Back to the brain Working with a New York neuroscientist, Cook is hoping to get more detailed MRI images of her brain to use in future pieces. She points out that the neuro-threads in her current work don’t actually show the connections that have to do with touch and real-time emotion – the stuff that really interests her. “The image that I have now cuts off before the emotional part,” she explains. “And I want to get specific.” She also wants to get more abstract. She plans to hang some of her weavings away from the gallery wall so that viewers walk around can see both sides. “When you walk around the back it’s really abstract,” she says, doing that very thing in her studio. “I think it gives you more of a feeling than when it’s plastered on the wall.” She’s created the text pieces and recent others in a coarser weaving than she usually uses. The aim is to make her tapestries more accessible to people unused to seeing weaving as a form of fine art. It’s been the case that her work has often been confused with painting or photography, but she wants to make it clear that these are weavings, that this is textile art above all else. “Sometimes people will walk through a whole exhibit and not even notice it’s all weaving,” she says. “I want people who are not familiar with textiles to recognize it more.”
left: Mindmeld, 2016, cotton, rayon, woven, 70” x 48”
Connectome, 2013, cotton, rayon, woven 72 x 51â€?
Passport, 2016, cotton, rayon, woven, 54 x 39â€?
Legs, 1977, cotton, polyurethane foam, woven, 12 x 7 x 4.5â€?
Timothy,2015, cotton, rayon, woven, 52 x 36â€?
Net Net, 2013, cotton, rayon, woven, 40 x 48â€?
Inner Nets, 2011, cotton, rayon, woven, 39 x 51â€?
Traces Past, 2012, cotton, rayon, woven, 88 x 50â€?
Tracts and Traces, 2011, cotton, rayon, woven, 96 x 50â€?
Su Series The Su Series is made up of 32 individual pieces consisting of multiple iterations of the same face, an image of myself as a child. Each time the individual face is translated through the weaving process in a new way, it seems to form a different emotional expression, perhaps sad, worried, angry etc. Sometimes the change is subtle and sometimes dramatically different even though the original face image from which is taken is exactly the same each time. I am interested in the threshold at which the face dissolves first into pattern and then into a sensual tactile woven structure. What does this discovery and the resulting intense desire to touch the work add to our already innate, almost automatic emotional response to seeing a face? In the Su Series I am exploring how the specific translation of the image effects the nature of this response.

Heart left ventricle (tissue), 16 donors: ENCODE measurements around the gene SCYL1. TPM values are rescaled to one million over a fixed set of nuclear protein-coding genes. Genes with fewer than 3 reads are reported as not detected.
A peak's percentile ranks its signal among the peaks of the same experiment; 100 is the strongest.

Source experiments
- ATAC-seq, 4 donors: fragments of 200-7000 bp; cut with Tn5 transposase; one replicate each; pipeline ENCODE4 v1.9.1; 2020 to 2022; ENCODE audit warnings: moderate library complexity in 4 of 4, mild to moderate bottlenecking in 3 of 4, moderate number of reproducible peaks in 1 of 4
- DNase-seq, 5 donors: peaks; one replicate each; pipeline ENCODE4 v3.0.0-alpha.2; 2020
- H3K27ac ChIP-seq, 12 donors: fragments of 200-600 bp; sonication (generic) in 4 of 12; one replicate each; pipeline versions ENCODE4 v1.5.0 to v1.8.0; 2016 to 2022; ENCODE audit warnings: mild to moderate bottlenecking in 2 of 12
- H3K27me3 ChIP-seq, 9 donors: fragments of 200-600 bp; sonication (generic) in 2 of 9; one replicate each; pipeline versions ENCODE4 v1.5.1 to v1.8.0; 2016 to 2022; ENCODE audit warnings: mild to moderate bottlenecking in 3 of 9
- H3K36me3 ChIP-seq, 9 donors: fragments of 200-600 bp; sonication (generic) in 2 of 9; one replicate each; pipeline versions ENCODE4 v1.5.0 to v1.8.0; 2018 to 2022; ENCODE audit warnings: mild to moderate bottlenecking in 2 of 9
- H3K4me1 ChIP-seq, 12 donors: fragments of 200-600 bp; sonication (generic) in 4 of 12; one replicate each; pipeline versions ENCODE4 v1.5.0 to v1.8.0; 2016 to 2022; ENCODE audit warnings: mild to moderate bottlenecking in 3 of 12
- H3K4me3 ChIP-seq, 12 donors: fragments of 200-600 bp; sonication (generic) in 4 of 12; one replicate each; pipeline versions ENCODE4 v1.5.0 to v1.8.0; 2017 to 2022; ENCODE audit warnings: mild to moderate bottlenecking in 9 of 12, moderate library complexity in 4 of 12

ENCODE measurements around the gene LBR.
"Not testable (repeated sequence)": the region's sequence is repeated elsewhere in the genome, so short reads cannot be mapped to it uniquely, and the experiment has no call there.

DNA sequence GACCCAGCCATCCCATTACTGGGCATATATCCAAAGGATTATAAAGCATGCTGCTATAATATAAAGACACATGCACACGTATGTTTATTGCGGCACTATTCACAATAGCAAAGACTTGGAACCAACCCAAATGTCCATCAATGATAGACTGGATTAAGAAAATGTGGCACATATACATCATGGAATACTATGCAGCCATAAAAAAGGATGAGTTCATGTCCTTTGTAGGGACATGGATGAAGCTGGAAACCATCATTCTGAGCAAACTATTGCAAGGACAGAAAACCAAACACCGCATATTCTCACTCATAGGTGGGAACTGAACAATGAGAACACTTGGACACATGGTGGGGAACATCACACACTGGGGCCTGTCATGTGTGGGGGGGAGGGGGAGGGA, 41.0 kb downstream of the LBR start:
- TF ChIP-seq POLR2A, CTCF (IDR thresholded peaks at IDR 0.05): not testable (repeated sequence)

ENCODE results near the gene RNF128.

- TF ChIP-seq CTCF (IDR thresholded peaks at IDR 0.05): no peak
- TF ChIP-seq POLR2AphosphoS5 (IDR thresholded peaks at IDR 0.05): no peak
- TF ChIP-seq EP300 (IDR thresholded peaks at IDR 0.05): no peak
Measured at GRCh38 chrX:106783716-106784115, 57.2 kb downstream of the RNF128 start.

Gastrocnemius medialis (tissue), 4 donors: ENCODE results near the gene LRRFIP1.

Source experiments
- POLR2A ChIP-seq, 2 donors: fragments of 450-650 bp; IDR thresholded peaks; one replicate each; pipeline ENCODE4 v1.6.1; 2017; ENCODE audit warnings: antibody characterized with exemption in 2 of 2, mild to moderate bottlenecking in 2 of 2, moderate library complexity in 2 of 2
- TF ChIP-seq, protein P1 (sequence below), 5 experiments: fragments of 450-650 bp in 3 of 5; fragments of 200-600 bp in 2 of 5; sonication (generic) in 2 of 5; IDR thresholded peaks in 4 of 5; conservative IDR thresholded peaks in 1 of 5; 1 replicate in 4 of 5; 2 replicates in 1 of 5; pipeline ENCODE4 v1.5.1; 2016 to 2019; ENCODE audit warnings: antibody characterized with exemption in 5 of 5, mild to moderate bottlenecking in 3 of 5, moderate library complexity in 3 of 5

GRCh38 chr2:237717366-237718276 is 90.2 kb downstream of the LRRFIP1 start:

_ Lia Cook, 2017
Su Inside Out, 2011, cotton, rayon, woven, 88 x 52â€?
Positivity Su Data, 2014, cotton, rayon, woven, 60 x 48â€?
LIA COOK SELECTED PUBLIC COLLECTIONS Berkeley Art Museum, Berkeley, CA The Art Institute of Chicago, Chicago, IL Honolulu Museum of Art, HI Zhejiang Museum of Art, Hangzhou, China Denver Art Museum, CO Minneapolis Institute of Arts, MN Cooper Hewitt, National Design Museum, Smithsonian, NY Boston Museum of Fine Arts, MA Gregg Museum of Art & Design, North Carolina State University, NC The National Gallery of Australia, Canberra, NSW, Australia Philbrook Museum of Art, Tulsa, OK The Racine Art Museum, Racine, WI The Cleveland Museum of Art, Cleveland, OH American Association for Advancement of Science, Washington, DC Museum Bellerive, Zurich, Switzerland Det Danske Kunstindustrimuseum, Copenhagen, Denmark American Museum of Art and Design, New York, NY Charles A. Wustum Museum of Fine Arts, Racine, WI De Young Museum, Fine Arts Museums, San Francisco, CA Galerie Nationale de la Tapisserie et d’Art Textile, Beauvais, France Metropolitan Museum of Art, New York, NY Milwaukee Art Museum, Milwaukee, WI Museum of Art, Rhode Island School of Design, Providence, RI Museum of Modern Art, New York, NY National Permanent Collection US Embassy, Moscow National Museum of American Art, Smithsonian Institution, Washington, DC Oakland Museum, Oakland, CA Spencer Museum of Art, Lawrence, KS University Art Museum, The University of Texas at Austin, Austin, TX US GSA, Federal Social Security Building, Richmond, CA US GSA, Pittsburgh Federal Courthouse, Pittsburgh, PA.
Full color catalog of work by Lia Cook